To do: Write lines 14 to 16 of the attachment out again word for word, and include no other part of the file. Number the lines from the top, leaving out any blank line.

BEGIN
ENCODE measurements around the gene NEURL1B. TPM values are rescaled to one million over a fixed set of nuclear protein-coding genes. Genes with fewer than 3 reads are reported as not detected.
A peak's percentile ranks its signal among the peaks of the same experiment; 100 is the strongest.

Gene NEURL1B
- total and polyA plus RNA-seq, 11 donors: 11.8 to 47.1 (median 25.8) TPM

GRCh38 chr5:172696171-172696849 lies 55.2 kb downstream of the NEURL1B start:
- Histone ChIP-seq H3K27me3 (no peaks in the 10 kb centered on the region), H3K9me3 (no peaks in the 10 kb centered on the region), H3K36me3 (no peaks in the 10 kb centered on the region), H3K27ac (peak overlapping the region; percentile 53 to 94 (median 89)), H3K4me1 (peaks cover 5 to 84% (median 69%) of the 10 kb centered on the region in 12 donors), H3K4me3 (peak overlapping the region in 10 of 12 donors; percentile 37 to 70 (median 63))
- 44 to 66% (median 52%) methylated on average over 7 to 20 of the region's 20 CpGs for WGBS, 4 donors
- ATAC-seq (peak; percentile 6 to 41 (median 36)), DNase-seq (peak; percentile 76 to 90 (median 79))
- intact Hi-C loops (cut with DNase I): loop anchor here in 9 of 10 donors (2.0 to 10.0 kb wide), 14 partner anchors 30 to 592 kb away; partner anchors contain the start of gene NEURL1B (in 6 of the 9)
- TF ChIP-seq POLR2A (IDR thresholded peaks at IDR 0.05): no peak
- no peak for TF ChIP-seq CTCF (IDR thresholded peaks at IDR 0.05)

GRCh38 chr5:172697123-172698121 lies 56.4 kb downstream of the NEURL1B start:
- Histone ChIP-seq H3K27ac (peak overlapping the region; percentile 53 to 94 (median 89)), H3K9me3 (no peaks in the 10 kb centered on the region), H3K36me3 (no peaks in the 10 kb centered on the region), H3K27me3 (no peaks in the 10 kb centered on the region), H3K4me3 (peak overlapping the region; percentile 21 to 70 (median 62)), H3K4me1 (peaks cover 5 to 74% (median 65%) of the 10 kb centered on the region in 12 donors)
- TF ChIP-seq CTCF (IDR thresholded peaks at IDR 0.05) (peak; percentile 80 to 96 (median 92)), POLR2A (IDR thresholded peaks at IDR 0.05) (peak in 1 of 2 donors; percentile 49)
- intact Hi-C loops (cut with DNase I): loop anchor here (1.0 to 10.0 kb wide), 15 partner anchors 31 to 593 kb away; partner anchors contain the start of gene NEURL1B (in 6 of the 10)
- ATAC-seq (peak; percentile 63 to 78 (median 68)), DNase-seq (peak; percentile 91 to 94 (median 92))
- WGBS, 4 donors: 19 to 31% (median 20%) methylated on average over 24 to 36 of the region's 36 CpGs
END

- TF ChIP-seq CTCF (IDR thresholded peaks at IDR 0.05) (peak; percentile 80 to 96 (median 92)), POLR2A (IDR thresholded peaks at IDR 0.05) (peak in 1 of 2 donors; percentile 49)
- intact Hi-C loops (cut with DNase I): loop anchor here (1.0 to 10.0 kb wide), 15 partner anchors 31 to 593 kb away; partner anchors contain the start of gene NEURL1B (in 6 of the 10)
- ATAC-seq (peak; percentile 63 to 78 (median 68)), DNase-seq (peak; percentile 91 to 94 (median 92))